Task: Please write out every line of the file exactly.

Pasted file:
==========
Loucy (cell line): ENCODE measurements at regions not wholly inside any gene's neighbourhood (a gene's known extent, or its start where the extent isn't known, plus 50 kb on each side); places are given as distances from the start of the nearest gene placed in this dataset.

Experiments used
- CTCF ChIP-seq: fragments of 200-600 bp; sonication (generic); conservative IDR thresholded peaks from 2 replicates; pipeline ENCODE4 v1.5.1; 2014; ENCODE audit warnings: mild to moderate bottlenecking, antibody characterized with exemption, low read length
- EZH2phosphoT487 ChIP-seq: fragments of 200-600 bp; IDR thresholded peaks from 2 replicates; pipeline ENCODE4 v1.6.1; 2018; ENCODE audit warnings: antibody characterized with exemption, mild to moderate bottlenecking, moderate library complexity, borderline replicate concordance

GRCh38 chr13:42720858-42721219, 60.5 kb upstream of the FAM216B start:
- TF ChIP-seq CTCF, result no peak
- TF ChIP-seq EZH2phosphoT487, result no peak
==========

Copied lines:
Loucy (cell line): ENCODE measurements at regions not wholly inside any gene's neighbourhood (a gene's known extent, or its start where the extent isn't known, plus 50 kb on each side); places are given as distances from the start of the nearest gene placed in this dataset.

Experiments used
- CTCF ChIP-seq: fragments of 200-600 bp; sonication (generic); conservative IDR thresholded peaks from 2 replicates; pipeline ENCODE4 v1.5.1; 2014; ENCODE audit warnings: mild to moderate bottlenecking, antibody characterized with exemption, low read length
- EZH2phosphoT487 ChIP-seq: fragments of 200-600 bp; IDR thresholded peaks from 2 replicates; pipeline ENCODE4 v1.6.1; 2018; ENCODE audit warnings: antibody characterized with exemption, mild to moderate bottlenecking, moderate library complexity, borderline replicate concordance

GRCh38 chr13:42720858-42721219, 60.5 kb upstream of the FAM216B start:
- TF ChIP-seq CTCF, result no peak
- TF ChIP-seq EZH2phosphoT487, result no peak